-8 | -7 | -6 | -5 | -4 | -3 | -2 | -1 |

7 | 6 | 5 | 4 | 3 | 2 | 1 | 0 |

Its excellent. Great job.

ReplyDeleteI think that it is very good article, too! In the good old days the bitwise operators were part of our everyday life. Now they are used only from the good devs which still think for performance.

ReplyDeleteP.S. Why not adding some words about << and >> just to cover the whole topic?

Thanks again!

it is not helpful as I am finding the operator for XNOR operation.

ReplyDeleteI encrypt the password using XOR operator, now i want to decrypt it. What is the process to achieve this?

gd stuff

ReplyDeleteBrad, if you XOR something, just XOR it again to get back your original value.

ReplyDeletei want the logic as how to write bitwise xor like

ReplyDeletefor 101 we get 0 by doing bitwise xor

for 100 we get 1 by doing bitwise xor

A GOOD STUFF INDEED.I want to add: If one XORs anything twice he will get the actual number again.That is how one can use it to encrypt and decrypt.

ReplyDeleteIf we want to get 0 for 101 and 1 for 100,it can be assumed that only the LSB is used for XOR operation,now if we XOR the number with 1,i.e.001 then we get the desired output.

ReplyDeletethis article really helps

ReplyDeleteMy Thanks to the author. This article is short but very, very clear:-)

ReplyDeletegreet job:)

ReplyDeletebut these are built in functions

i don't understand this article.

ReplyDeletefor example:

var a = 1;

var b = 2;

if (a == b ) {

//do sothing.

}

if i use bitwise operators, i will write:

if (a & b == a) {

//do sothing

}

is it true ? how about other operators ?

Please help me.

Cool use of the ~ operator is the binary search method in the List class. It returns a negative integer when it can't find the specified item. This negative integer becomes the correct insertion point to keep the list sorted, when you apply the ~ operator.

ReplyDeletePls help me..

ReplyDeleteI have to compute for binary Not AND(NAND), NOR and XNOR(Exclusive NOR)in C#. operator ~ and ! are not support for NAND, NOR and XNOR. so pls tell me how to ..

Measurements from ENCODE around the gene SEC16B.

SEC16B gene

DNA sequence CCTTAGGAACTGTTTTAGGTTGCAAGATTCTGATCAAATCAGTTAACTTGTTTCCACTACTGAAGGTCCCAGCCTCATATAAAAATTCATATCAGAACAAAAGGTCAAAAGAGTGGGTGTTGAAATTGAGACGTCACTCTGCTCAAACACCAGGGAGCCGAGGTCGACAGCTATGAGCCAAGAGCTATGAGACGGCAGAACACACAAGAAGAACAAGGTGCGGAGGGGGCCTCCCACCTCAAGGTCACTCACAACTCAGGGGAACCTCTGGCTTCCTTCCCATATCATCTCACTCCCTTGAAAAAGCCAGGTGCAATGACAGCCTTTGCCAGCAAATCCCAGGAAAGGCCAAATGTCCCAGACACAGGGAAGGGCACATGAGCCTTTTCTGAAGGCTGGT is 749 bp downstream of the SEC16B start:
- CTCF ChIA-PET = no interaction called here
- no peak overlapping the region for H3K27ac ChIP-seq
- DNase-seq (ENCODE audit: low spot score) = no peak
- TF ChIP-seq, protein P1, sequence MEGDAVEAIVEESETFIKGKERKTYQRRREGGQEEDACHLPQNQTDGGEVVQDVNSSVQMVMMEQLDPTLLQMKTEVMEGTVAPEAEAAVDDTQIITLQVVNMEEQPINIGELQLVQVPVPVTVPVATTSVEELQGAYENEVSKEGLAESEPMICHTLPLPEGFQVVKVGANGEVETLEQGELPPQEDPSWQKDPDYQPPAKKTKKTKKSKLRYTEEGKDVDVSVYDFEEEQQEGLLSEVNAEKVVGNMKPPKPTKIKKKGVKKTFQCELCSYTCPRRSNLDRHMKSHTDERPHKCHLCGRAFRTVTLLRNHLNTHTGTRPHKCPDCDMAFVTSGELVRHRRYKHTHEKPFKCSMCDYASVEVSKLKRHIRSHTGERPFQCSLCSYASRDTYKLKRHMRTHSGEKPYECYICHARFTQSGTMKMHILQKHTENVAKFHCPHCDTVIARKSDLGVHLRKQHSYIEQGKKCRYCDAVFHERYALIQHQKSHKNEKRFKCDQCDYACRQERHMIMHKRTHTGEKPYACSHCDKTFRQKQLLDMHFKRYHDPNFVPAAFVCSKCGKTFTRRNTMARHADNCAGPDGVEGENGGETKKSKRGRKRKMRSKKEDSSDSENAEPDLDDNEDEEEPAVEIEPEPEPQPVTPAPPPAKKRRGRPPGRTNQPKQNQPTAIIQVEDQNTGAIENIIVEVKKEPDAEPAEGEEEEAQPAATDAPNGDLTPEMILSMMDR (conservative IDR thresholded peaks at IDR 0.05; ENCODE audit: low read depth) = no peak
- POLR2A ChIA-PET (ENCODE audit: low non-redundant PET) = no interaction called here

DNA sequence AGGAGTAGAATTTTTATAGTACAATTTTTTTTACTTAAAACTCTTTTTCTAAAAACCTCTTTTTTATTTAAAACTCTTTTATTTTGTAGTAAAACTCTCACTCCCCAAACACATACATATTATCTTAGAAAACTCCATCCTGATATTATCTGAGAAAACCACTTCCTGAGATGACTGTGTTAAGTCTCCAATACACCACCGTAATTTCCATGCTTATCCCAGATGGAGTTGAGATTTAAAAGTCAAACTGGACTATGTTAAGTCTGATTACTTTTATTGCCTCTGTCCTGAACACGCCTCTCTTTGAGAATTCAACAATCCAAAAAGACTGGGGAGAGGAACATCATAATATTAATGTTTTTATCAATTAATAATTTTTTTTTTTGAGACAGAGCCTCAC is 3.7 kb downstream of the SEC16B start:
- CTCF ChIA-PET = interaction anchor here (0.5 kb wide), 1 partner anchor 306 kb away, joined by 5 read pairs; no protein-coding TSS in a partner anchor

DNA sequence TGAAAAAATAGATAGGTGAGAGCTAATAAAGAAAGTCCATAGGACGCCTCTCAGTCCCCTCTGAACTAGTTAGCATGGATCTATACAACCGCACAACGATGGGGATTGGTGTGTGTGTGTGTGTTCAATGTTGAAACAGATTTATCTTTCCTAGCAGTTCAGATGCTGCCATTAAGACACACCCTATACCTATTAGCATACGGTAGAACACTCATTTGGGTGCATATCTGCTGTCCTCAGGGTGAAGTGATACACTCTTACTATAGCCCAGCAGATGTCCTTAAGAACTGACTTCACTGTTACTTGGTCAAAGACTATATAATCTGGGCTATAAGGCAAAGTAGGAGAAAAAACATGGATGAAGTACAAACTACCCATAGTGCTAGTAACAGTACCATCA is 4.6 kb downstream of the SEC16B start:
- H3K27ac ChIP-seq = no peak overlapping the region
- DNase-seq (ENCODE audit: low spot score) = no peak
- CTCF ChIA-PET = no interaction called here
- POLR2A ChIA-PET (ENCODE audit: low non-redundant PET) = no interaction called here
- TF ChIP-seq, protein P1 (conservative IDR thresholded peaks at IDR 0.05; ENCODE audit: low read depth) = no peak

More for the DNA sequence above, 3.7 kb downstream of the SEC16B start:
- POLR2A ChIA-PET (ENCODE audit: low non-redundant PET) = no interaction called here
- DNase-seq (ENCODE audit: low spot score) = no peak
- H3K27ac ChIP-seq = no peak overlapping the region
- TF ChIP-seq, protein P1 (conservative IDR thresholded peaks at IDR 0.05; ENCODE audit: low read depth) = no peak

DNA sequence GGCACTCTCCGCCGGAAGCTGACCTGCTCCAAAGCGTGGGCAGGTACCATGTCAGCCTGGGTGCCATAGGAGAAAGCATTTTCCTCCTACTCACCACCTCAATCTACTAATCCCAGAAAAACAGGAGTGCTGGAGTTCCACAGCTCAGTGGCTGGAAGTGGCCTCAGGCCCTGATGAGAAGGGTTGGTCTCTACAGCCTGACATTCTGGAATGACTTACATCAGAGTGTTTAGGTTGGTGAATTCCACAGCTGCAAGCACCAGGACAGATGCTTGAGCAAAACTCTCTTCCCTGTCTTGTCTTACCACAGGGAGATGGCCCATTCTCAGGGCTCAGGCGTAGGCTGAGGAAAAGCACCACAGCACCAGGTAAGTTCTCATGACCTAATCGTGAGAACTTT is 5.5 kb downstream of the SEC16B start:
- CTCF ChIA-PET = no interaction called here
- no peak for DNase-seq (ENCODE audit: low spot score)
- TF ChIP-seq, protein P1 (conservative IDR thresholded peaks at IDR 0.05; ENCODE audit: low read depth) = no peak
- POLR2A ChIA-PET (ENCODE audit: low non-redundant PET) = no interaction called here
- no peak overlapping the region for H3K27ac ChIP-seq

NAND (Not AND)

0 NAN 0 = 1

0 NAN 1 = 1

1 NAN 0 = 1

1 NAN 1 = 0

NOR (Not OR)

0 NOR 0 = 1

0 NOR 1 = 0

1 NOR 0 = 0

1 NOR 1 = 0

XNOR (Exclusive NOR)

0 XOR 0 = 1

0 XOR 1 = 0

1 XOR 0 = 0

1 XOR 1 = 1

Thanks, very well written and easy to understand post.

ReplyDeleteWaw gr8 examples,

ReplyDeleteIt's really helpfull for me.

Thankx

Exactly what I was looking for. Thanks!

ReplyDeletethanks..........

ReplyDeleteu hav done a great job....

i was trying to get it form months.........

thanks a lot>>>>>>>>>>>>>>>>>>>>>>>>>>>>>>>>>>>>>>>

Very impressive. Short, but to the point. I skipped class yesterday an apparently they spent the whole hour going over c# bitwise operators. Took ten min of reading this article to catch up lol.

ReplyDeleteThanks for writing such an understanding article on Bitwize

ReplyDeletereally helpful, thx. some tricks with ~, good explained. As asked: what's one's complement?

ReplyDeletegreat article & explanation (see what i did there)

ReplyDeleteBravo! I totally get it!!! I haven't worked with bit operations since college (many many years ago) and suddenly find myself on a project that requires it. You've put together an excellent explanation. Thank you!

ReplyDeleteThere are another two bitwise operators

ReplyDelete1. Right Shift: Right shift (>>) shifts all bits in a 32-bit number to

the right while preserving the sign (positive or negative); signed right shift is the exact opposite of left shift.

2, Left Shift: Left Shift shifts all bits in a number to the left by the number of positions given.

202 ^ 64541711

ReplyDeletehow does one XOR this?

I know it's a late comment, but i have to write it. In the last example, I don't understand why are you skipping first 1. The number -8 into binary is 11111000 not 11111001.

ReplyDeleteNice article. This is very useful. Thanks for sharing.